Sequel to: Burrowing Owls – Loved to Death?

Young Burrowing OwlYoung Burrowing Owl  – Nikon D200, f6.3, 1/320, ISO 200, Nikkor 200-400mm VR with 1.4x TC at 400mm, natural light, not baited

Earlier this year in March I wrote an article titled “Burrowing Owls – Loved to Death?” and this post is a sequel to it. If you didn’t read the first post about these amazing Owls you might want to click here  (opens in a new window) before continuing to read this post so that you might understand why I am writing this sequel.

A brief excerpt below:

When we came around the hill where the burrow is visible we saw three vehicles parked on both sides of the road but that wasn’t the shocker. There were three photographers, all with long lenses, out of their vehicles plus another person who didn’t have a camera in hand. What made me sick was that there were three of those people tromping around the owl’s burrow. I mean RIGHT up on it. They had no need to be that close but they were.

I felt like my stomach had been punched. You know, I can understand wanting to have a close look at the burrow but not at this time of the year, not when there are chicks, not when fledglings are still present and certainly not before or as the adult owls are in the process of deciding whether to use the same burrow again.”

I was concerned that day after seeing those people stomping around on top of the owl burrow, I wondered what I would see during the rest of the nesting season for those Burrowing Owls after those people disturbing the birds and the nesting site.

Juvenile Burrowing Owl flapping its wings

Juvenile Burrowing Owl flapping its wings –  Nikon d200, f6.3, 1/1600, ISO 400, Nikkor 200-400mm VR with 1.4x TC at 400mm, natural light, not baited

After those photographers harassed the owls by approaching and standing on top of the burrow the behavior of one of the adult owls changed significantly.

The previous year I had found that by parking on the side of the road and using a vehicle as a mobile blind these owls were not disturbed by our presence and did not show any signs of distress. They went about their normal habits which made for great opportunities to photograph them.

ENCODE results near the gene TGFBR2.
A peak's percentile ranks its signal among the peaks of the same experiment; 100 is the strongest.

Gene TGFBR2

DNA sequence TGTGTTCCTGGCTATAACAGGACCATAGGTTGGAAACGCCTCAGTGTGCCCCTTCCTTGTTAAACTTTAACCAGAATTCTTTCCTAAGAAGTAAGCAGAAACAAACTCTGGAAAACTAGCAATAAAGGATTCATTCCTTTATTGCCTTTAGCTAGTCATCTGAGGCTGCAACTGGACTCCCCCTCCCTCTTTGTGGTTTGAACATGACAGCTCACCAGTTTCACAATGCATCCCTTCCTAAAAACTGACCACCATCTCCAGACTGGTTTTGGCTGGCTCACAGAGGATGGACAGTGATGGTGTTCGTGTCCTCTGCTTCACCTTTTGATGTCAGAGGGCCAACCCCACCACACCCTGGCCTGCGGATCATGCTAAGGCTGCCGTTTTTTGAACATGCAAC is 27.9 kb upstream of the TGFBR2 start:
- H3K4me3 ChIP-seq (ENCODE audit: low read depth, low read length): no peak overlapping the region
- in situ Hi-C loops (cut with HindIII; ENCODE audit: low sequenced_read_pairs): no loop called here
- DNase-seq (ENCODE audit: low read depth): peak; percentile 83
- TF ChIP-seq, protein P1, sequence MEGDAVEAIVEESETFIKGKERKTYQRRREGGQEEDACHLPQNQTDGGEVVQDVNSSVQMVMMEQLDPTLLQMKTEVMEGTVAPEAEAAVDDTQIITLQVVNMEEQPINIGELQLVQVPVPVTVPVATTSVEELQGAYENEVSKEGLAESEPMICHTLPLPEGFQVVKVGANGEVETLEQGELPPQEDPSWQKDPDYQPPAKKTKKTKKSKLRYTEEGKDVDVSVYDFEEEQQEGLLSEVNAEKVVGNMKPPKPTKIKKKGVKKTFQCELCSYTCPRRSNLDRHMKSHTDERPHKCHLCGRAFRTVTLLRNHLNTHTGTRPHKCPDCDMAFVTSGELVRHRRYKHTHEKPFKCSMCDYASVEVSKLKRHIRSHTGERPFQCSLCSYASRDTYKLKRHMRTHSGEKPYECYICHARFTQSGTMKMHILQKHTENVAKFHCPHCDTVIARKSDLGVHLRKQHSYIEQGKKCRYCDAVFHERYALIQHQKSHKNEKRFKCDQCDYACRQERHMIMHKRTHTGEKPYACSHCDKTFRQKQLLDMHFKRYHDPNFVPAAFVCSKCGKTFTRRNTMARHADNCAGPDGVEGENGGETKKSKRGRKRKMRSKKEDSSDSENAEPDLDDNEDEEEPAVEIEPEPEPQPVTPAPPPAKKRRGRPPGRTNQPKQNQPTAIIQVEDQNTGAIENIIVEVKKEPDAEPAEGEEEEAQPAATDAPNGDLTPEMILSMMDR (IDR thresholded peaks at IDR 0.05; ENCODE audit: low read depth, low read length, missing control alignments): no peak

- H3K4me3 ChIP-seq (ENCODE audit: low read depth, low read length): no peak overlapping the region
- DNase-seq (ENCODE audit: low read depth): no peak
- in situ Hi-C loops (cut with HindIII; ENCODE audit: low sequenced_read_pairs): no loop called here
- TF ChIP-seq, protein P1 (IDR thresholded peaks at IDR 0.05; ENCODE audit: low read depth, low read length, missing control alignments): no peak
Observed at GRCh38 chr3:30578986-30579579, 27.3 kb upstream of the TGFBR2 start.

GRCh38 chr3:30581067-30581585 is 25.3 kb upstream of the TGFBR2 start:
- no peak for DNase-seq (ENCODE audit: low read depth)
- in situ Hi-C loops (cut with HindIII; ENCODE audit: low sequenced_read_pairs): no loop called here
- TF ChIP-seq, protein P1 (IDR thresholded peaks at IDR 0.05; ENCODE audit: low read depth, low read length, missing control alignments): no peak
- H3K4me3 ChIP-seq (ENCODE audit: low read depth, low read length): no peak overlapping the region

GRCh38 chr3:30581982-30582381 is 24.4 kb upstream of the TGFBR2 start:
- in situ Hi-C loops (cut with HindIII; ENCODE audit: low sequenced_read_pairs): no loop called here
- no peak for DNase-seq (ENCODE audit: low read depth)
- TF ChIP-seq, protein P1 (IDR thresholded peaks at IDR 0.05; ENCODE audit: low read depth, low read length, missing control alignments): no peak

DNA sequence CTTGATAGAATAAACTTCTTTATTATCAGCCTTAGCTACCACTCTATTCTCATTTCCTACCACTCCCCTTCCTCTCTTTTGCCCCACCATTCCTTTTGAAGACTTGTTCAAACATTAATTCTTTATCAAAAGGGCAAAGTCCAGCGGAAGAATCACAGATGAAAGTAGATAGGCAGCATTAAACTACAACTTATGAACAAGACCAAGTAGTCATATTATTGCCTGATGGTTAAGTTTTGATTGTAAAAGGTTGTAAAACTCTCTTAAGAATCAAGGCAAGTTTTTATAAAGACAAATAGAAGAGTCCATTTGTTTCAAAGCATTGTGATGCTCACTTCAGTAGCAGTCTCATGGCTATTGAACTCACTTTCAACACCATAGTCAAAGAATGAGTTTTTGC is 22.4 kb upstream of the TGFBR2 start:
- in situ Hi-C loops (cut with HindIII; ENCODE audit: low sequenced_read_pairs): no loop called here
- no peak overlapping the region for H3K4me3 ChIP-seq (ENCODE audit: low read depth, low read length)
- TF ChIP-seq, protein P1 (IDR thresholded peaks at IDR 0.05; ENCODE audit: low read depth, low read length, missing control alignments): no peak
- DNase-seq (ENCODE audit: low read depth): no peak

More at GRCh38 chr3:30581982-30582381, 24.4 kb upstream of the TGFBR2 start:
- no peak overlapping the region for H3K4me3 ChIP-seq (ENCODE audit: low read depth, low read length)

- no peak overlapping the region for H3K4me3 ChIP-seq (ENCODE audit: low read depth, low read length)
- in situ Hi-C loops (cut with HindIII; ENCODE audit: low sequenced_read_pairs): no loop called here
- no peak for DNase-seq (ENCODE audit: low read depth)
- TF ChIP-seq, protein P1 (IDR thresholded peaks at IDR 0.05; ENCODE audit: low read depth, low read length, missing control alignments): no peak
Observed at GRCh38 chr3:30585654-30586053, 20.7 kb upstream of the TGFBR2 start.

But not any more. Even when slowly driving up to park the visible owl at this disturbed burrow would sound a series distress calls then fly far from the nesting site. It did that even weeks after the burrow disturbance. I kept hoping that things would go back to normal for the owls.

A pair of juvenile Burrowing Owls

A pair of juvenile Burrowing Owls  -  Nikon D200, f10, 1/160, ISO 250, Nikkor 200-400mm with 1.4x TC at 400mm, natural light, not baited

Last year at this time the juveniles were out of that same burrow, perching on the sagebrush, hiding in the grass, learning to fly and interacting with the adults and siblings. They were enormous fun to observe and photograph and by using a mobile blind they were not harassed, distressed or disturbed. One day I counted 7 immature birds plus one adult. Quite often; first thing in the morning, both adults would be perched on top of nearby sagebrushes keeping an eye on their young.

It was amazing fun to watch the young birds last nesting season. The juveniles would preen each other, make silly faces, pose in the most comical positions and walk around peeking out from between the grasses or sagebrush leaves. They would stretch their wings, hop around, parallax and exlore the world beyond their burrow. I have hundreds of images from that burrow last year, all of them showing the birds just going about the business of being owls.

Burrowing Owl juvie in sagebrush

Burrowing Owl  juvie in sagebrush – Nikon D200, f5.6, 1/1250, ISO 400, Nikkor 200-400mm VR with 1.4x TC at 400mm, natural light, not baited

About five to six weeks ago I thought I spotted a juvenile low on the sagebrush that grows over this particular burrow, it seemed to drop to the ground and hide well from sight.  The grass under that sagebrush is much longer this year than last because we had such a wet spring. I think now that I just wanted to know that the March disturbance hadn’t affected the success of this burrow. Today I believe I wanted to see chicks at that burrow so much that my mind had only played a trick on me.

Right now I should be seeing the fledglings perched on this sagebrush or other bushes nearby. I should be seeing them testing their flight skills or basking in the light of the rising sun. I should be struggling not to laugh when the juveniles antics cause me involuntary giggles. I should be seeing them scanning the sky overhead for the predatory birds in their airspace or looking for fat grasshoppers to catch and eat.